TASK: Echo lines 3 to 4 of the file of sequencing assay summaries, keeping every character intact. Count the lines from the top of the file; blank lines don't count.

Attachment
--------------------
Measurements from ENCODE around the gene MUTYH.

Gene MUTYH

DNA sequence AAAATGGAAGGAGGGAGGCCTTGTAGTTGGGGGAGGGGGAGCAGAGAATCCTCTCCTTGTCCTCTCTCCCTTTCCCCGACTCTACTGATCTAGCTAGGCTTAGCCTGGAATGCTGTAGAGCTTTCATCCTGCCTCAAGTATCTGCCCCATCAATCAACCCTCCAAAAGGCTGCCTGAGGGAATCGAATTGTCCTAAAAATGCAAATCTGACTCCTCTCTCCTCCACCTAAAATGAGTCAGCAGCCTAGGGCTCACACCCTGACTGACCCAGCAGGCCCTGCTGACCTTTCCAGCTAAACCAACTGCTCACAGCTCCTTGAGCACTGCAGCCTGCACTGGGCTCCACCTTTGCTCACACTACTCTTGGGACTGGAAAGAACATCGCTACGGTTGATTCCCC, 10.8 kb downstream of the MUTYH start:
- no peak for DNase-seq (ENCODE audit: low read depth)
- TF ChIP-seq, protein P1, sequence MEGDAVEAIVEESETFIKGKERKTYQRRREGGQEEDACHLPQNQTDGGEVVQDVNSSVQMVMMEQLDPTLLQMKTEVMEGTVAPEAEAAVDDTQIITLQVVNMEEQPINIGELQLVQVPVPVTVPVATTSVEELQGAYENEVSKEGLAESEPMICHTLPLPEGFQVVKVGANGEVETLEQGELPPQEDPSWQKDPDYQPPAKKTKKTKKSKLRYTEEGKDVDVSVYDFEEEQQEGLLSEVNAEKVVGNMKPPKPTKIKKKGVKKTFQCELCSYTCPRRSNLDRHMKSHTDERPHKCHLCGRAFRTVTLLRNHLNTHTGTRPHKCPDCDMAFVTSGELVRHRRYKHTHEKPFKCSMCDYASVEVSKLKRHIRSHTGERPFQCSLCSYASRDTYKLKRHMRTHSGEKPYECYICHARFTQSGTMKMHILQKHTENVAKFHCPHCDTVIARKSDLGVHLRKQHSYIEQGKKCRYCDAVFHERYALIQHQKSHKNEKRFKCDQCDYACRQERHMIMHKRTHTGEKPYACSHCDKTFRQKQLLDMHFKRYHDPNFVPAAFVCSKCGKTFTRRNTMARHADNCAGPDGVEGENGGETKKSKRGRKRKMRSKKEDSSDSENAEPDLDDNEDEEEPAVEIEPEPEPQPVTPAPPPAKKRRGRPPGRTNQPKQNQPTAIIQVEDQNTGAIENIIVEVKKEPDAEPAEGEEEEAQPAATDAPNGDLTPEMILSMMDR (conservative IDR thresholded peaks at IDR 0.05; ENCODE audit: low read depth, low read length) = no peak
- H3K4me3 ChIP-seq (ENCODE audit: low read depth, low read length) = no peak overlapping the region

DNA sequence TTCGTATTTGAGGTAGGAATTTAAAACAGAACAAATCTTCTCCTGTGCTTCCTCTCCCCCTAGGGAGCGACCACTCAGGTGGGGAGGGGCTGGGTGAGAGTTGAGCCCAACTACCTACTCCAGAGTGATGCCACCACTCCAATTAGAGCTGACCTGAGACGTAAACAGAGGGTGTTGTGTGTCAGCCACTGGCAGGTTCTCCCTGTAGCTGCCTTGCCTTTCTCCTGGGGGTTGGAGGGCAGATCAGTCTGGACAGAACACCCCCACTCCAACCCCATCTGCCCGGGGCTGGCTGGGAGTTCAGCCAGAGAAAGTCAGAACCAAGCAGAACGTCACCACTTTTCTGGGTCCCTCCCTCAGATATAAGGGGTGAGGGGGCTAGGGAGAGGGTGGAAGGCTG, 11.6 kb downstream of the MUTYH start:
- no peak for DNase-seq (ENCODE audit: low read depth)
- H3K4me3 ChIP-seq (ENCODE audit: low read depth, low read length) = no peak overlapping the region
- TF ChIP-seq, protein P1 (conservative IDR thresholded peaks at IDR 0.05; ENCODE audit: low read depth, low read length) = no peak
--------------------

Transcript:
DNA sequence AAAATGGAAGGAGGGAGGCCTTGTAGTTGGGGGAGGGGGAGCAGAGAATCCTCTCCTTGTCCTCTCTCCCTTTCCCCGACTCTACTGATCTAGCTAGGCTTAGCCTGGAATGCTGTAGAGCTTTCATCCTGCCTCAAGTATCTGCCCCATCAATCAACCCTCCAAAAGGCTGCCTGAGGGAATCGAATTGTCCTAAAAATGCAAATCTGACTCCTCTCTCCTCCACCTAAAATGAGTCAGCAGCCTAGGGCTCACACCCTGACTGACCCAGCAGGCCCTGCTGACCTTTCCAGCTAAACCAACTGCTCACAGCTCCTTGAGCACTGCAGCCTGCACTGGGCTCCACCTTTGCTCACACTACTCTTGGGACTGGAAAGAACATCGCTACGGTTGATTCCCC, 10.8 kb downstream of the MUTYH start:
- no peak for DNase-seq (ENCODE audit: low read depth)